Belyaev and Trut found in their farm-fox experiment that
critical period changes could be seen in sight, hearing, fear
response, and bonding (Figure from Trut
Implictions for the evolution of dogs
Researchers posit that similar changes probably occurred
evolution of dogs. Animal that could better bond with humans may have
been selected for by the environment or by artificial
selection. A longer socialization period could have led
to more dogs being tamed.
Example: Object permanence (Hare
& Tomasello, 2005)
The task consists of understanding that something
which is out of sight
still exists. Dogs also perform well on this task, a surprising finding
as other non-human primates such as the chimpanzee (the closest human
relative) do not do well in this type of evaluation. What’s
dogs are able to use the actions of humans to aid them in the
uncovering of hidden objects. When an experimenter
points, stares, or uses a novel cue (such as block marker) to delineate
where a treat is hidden, dogs, even puppies, can use these
interspecies cues to find the treat.
dog can tell the difference between different human social
cues. If an experimenter
stands closer to one hiding spot but looks at another or turns their
head towards one but fixes their eyes elsewhere, dogs interpret these
signals only in terms of gaze. This ability of dogs to use
human social cues appears
early in life and are robust in all breeds and in dogs raised with and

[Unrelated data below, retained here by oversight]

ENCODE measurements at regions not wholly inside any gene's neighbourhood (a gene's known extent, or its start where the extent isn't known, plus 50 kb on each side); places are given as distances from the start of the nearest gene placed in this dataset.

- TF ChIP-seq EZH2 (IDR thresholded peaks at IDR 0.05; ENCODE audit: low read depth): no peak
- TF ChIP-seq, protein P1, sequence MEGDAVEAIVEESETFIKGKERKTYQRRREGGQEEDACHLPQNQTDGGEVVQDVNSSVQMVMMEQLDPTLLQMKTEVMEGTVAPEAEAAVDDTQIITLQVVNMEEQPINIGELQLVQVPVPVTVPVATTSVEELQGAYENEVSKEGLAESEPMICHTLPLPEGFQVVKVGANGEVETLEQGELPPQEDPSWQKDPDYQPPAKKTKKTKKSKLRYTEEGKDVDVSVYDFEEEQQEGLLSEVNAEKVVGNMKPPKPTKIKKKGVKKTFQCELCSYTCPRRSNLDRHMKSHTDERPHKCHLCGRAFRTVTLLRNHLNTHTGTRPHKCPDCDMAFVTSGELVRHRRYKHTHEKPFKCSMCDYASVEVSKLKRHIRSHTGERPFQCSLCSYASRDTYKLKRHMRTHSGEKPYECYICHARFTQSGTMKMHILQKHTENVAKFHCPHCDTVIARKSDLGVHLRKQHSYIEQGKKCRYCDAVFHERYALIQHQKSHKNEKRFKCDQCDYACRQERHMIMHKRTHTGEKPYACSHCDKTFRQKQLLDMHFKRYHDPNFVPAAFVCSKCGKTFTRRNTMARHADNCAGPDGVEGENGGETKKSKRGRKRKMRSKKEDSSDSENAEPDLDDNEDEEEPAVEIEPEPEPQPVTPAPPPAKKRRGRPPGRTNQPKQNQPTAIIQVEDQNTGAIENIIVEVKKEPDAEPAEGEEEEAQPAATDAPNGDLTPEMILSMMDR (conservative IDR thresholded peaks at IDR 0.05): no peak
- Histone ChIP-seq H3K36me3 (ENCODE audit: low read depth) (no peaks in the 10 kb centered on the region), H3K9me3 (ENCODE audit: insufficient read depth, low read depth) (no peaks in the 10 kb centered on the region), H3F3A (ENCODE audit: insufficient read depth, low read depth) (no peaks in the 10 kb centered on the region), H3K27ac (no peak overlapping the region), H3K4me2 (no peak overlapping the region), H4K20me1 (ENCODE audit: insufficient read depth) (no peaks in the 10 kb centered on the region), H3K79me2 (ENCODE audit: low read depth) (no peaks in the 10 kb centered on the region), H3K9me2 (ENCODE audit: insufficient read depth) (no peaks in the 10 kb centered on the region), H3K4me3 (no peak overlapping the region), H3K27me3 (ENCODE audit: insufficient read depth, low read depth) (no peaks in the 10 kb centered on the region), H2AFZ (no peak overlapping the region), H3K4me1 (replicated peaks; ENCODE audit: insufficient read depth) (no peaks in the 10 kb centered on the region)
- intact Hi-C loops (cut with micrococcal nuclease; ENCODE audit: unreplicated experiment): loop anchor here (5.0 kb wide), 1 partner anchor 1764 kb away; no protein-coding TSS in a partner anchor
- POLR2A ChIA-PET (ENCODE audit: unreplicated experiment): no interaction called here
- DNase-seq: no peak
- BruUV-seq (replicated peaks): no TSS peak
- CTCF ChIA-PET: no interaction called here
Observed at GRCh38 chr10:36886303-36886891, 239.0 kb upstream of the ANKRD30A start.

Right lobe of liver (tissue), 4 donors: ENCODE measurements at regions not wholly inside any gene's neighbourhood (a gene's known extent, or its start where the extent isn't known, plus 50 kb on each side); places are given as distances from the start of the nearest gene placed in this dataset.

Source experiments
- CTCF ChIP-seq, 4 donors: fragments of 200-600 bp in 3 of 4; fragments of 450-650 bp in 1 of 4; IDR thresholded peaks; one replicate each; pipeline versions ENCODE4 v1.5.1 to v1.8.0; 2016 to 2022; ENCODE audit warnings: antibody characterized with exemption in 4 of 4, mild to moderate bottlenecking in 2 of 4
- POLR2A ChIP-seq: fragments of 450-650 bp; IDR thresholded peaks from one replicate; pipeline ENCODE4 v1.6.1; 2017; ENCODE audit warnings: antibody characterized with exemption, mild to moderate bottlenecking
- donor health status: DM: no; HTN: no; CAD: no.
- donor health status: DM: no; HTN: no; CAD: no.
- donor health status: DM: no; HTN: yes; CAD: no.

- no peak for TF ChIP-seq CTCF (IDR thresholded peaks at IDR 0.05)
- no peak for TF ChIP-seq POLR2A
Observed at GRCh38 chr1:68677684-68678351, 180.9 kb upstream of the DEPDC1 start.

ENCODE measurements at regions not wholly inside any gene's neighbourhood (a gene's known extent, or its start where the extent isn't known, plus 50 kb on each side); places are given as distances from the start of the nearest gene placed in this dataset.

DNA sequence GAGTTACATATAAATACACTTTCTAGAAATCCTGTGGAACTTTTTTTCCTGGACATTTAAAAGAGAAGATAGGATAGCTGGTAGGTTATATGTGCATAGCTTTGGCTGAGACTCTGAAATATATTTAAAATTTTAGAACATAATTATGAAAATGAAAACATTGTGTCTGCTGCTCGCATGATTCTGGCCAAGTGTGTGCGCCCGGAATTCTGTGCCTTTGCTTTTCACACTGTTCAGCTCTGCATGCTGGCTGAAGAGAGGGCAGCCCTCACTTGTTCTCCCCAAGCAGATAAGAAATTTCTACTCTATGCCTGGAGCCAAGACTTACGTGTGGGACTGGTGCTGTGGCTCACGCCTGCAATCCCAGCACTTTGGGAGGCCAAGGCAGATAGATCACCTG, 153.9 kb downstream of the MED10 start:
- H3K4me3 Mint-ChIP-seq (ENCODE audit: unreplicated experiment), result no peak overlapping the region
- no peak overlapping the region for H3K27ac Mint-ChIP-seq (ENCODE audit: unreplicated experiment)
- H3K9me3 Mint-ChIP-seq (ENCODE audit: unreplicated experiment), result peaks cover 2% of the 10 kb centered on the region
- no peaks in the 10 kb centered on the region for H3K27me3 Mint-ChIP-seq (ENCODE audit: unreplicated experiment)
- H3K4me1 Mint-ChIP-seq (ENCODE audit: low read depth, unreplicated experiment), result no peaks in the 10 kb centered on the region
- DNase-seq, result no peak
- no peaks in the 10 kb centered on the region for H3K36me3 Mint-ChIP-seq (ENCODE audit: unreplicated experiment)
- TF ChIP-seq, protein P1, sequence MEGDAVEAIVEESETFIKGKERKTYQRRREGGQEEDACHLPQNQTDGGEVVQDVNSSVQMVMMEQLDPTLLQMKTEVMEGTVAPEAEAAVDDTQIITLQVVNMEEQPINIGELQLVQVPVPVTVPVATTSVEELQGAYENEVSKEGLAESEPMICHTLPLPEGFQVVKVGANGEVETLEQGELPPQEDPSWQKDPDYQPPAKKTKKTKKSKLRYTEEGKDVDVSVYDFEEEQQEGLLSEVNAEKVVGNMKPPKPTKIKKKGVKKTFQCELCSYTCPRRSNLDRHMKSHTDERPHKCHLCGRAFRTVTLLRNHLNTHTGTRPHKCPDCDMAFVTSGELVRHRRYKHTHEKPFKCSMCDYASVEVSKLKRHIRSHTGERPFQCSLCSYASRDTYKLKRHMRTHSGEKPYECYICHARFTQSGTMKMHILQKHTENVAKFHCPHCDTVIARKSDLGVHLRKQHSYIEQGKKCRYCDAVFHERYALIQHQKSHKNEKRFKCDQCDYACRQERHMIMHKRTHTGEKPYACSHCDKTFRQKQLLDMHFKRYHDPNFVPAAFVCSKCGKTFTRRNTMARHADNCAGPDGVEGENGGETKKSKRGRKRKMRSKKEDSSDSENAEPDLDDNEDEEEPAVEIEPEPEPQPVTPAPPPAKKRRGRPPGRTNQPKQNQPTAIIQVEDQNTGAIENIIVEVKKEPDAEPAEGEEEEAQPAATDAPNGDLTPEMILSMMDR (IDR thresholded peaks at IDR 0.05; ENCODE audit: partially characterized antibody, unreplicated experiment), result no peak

without human attention.
Puppy using human
social cues to find a treat (Pennisi 2002).
Some researchers have suggested that this may have been
by convergent evolution between dog and man. One idea is that this
might take the form of predisposition of certain animals to be able to
absorb human signals during rearing with humans. This could explain why
some chimps (those raised by humans) perform significantly better than
others in tests of using human cues to find hidden objects. But this
does not bear out in dog studies.
- First, young puppies show this effect
just as robustly as older dogs. (See figure).
- Second, there does not appear to be any
difference in dogs raised with humans (in a home, with a trainer, etc)
and those raised with other dogs (shelters) in terms of social cue
reading. (Hare & Tomasello, 2005)
Inherited social cues
Wolvesare pack animals that fight as a group and so
using social cues in the
search for prey could have evolved long before the wolf/dog
split. This theory has been disproven. Wolves, even those raised by
humans, are unable to use human social
cues as dogs do to find hidden food. Because wolves do not have the
ability to interpret human social cues, there is no way that dogs could
have inherited this ability from wolves.
Domestication as a cause
Dogs’ ability to tune into social cues may have evolved when
being domesticated. The domesticated
farm-foxes show the same abilities that dogs show (that neither wolves
non-domesticated foxes have) which would support the idea that use of
social cues evolved during domestication (Trut 1999).